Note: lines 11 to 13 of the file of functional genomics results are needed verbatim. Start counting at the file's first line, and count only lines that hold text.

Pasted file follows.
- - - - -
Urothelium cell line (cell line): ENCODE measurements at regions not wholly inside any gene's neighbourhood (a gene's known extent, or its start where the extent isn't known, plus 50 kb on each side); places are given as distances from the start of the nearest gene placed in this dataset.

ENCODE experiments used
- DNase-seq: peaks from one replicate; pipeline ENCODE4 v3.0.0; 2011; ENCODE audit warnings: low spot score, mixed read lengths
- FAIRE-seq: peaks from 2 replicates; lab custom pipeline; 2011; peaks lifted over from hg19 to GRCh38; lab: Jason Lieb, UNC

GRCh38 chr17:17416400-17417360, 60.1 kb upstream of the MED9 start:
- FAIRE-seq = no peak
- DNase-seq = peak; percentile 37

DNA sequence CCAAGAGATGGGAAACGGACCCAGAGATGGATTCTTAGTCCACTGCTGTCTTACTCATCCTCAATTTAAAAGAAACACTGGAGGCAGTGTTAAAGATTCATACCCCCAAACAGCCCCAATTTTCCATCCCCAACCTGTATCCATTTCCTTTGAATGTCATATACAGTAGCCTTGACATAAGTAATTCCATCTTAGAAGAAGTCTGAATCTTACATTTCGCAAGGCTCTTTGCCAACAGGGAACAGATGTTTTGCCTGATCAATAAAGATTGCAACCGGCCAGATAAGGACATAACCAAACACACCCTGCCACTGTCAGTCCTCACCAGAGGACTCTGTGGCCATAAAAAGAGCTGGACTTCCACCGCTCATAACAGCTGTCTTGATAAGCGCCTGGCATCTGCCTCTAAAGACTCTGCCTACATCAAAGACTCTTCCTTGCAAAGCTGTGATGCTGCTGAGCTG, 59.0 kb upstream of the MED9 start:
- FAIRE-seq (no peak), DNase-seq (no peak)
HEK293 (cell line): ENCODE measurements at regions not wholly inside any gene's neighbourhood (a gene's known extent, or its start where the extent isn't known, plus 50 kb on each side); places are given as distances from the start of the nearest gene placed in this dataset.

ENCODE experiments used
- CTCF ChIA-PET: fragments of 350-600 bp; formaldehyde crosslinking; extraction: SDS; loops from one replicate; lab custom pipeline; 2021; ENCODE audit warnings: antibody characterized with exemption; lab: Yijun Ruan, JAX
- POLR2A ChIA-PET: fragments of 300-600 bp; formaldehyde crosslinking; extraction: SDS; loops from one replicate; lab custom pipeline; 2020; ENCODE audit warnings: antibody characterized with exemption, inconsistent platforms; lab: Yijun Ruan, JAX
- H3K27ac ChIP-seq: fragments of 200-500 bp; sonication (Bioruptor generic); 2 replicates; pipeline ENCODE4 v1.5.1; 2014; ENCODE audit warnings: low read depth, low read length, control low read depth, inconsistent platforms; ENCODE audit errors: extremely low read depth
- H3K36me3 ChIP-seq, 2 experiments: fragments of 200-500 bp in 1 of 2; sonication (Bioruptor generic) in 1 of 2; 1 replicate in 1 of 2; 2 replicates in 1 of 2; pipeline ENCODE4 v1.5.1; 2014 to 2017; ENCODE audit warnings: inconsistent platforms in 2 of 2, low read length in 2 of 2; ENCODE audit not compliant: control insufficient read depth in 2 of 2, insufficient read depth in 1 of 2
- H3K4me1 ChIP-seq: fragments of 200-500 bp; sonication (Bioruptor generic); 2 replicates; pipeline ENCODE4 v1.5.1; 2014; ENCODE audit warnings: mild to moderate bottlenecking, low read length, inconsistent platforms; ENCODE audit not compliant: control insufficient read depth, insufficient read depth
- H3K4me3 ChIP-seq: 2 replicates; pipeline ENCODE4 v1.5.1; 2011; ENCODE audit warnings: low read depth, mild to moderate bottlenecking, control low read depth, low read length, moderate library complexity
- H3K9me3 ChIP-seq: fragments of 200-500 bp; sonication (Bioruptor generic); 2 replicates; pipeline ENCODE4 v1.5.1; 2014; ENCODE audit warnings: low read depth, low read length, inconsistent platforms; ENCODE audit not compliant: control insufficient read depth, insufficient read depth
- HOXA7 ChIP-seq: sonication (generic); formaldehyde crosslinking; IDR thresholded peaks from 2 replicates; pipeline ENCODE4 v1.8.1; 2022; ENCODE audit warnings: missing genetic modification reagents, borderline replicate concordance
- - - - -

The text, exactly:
ENCODE experiments used
- CTCF ChIA-PET: fragments of 350-600 bp; formaldehyde crosslinking; extraction: SDS; loops from one replicate; lab custom pipeline; 2021; ENCODE audit warnings: antibody characterized with exemption; lab: Yijun Ruan, JAX
- POLR2A ChIA-PET: fragments of 300-600 bp; formaldehyde crosslinking; extraction: SDS; loops from one replicate; lab custom pipeline; 2020; ENCODE audit warnings: antibody characterized with exemption, inconsistent platforms; lab: Yijun Ruan, JAX